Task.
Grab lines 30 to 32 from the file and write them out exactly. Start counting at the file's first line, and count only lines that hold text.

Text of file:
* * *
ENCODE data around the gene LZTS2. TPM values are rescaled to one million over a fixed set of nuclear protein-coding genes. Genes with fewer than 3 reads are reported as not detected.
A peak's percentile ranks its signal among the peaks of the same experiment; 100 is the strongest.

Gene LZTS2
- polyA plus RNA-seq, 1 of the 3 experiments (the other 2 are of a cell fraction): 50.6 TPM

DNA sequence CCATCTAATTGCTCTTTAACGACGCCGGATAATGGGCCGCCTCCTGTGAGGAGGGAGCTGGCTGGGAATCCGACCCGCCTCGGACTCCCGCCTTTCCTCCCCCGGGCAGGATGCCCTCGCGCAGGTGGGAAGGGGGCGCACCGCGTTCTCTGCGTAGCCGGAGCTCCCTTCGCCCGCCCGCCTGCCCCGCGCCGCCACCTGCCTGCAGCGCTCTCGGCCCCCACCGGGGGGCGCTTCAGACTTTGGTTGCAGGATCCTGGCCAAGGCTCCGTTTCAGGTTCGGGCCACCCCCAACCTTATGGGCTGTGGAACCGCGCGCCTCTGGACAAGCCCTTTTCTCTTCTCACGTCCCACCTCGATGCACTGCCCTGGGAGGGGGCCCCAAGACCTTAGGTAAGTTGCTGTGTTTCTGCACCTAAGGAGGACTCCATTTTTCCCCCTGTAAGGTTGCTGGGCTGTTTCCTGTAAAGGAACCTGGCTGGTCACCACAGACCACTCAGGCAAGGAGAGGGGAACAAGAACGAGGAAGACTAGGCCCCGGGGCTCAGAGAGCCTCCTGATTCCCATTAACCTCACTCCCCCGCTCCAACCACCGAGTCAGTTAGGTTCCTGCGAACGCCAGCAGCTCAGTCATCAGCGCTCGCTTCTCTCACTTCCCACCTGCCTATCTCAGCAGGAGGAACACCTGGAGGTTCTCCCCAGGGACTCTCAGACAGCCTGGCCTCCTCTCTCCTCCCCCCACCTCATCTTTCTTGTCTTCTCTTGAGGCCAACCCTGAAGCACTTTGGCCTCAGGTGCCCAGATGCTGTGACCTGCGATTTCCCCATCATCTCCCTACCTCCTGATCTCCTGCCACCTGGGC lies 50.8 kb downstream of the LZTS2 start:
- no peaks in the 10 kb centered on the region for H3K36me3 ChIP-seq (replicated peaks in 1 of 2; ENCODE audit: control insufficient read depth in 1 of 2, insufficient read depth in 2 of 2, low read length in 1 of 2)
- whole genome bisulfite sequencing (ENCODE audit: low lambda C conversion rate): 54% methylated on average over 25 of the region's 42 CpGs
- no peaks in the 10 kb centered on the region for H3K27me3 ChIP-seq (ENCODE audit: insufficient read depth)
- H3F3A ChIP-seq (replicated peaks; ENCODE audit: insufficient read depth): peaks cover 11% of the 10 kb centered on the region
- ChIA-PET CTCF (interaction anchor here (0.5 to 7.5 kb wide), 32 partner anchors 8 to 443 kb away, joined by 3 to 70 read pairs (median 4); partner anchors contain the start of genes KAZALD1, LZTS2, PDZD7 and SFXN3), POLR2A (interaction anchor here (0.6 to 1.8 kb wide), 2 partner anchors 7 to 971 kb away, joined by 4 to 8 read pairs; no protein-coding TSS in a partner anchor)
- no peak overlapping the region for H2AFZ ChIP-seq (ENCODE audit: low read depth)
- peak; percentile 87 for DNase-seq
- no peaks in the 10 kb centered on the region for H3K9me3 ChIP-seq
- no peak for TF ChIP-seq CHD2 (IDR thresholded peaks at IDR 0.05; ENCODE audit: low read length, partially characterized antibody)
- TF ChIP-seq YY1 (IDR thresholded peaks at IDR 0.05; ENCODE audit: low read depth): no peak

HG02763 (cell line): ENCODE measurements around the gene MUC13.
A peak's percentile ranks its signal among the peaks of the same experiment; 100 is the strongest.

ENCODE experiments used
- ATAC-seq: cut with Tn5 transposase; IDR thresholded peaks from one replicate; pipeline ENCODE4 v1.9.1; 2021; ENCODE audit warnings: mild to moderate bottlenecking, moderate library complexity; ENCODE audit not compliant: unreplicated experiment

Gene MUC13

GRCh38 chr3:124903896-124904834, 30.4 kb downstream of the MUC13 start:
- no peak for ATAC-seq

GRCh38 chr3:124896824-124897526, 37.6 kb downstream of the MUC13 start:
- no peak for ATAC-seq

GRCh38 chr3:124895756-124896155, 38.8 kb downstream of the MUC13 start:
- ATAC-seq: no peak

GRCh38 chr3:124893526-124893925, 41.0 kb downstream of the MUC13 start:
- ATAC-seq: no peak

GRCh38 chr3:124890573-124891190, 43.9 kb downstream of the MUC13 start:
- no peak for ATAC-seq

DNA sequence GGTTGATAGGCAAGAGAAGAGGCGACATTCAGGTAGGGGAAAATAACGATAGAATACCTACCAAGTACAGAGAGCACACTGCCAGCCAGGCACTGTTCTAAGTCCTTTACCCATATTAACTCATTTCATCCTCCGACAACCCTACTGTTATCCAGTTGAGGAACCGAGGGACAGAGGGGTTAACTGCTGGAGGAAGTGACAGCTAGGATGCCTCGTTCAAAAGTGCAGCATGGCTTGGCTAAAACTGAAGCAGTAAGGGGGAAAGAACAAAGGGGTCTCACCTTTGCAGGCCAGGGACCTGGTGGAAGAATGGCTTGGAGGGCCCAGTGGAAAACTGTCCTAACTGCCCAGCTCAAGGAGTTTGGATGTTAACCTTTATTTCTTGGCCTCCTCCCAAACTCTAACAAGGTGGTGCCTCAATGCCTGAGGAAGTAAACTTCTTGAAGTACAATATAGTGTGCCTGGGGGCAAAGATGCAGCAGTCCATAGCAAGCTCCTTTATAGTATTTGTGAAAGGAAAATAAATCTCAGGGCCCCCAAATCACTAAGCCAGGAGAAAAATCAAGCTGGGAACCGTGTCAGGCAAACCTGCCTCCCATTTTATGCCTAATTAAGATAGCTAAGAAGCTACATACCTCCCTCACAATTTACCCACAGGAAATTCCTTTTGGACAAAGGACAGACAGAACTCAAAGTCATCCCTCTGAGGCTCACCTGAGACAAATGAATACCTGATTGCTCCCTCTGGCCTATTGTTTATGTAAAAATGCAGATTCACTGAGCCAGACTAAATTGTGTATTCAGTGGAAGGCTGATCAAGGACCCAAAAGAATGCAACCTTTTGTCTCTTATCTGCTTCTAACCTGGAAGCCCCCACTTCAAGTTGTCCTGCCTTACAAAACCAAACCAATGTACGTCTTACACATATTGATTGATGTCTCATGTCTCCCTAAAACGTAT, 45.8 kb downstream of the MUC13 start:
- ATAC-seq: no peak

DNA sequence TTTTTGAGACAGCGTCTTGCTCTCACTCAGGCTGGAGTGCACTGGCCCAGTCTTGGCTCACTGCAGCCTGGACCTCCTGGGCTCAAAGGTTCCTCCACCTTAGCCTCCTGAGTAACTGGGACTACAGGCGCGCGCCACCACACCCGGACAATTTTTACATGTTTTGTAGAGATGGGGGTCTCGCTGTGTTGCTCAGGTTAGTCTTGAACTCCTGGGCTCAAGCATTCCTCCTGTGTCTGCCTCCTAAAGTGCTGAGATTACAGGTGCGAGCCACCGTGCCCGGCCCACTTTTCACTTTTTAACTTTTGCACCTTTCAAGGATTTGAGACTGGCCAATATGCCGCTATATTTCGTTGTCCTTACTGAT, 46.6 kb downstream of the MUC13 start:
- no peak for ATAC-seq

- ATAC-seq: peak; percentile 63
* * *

- no peak for ATAC-seq

DNA sequence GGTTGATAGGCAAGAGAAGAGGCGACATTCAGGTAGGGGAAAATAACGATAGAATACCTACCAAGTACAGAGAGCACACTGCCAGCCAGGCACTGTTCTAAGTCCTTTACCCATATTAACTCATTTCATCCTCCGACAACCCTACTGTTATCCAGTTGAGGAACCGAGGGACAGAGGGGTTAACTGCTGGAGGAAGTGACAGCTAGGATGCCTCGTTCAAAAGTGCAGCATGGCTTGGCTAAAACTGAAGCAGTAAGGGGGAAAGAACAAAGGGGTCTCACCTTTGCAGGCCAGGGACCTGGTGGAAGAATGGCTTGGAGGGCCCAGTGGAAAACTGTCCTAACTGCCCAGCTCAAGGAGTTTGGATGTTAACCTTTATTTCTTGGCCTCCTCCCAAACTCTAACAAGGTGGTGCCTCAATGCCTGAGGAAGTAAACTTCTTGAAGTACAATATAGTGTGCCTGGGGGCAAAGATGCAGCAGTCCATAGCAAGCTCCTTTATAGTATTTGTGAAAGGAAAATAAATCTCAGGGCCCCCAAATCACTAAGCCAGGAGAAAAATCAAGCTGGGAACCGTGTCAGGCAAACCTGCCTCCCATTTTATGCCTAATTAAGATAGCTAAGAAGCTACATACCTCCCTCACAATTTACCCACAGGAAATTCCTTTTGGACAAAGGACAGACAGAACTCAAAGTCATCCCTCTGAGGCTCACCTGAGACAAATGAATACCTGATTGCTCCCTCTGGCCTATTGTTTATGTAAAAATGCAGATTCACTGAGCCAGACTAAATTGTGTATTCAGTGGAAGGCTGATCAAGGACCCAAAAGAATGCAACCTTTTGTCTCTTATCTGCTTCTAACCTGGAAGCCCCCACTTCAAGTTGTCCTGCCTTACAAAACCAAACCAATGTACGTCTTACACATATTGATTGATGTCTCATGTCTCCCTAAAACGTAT, 45.8 kb downstream of the MUC13 start:
- ATAC-seq: no peak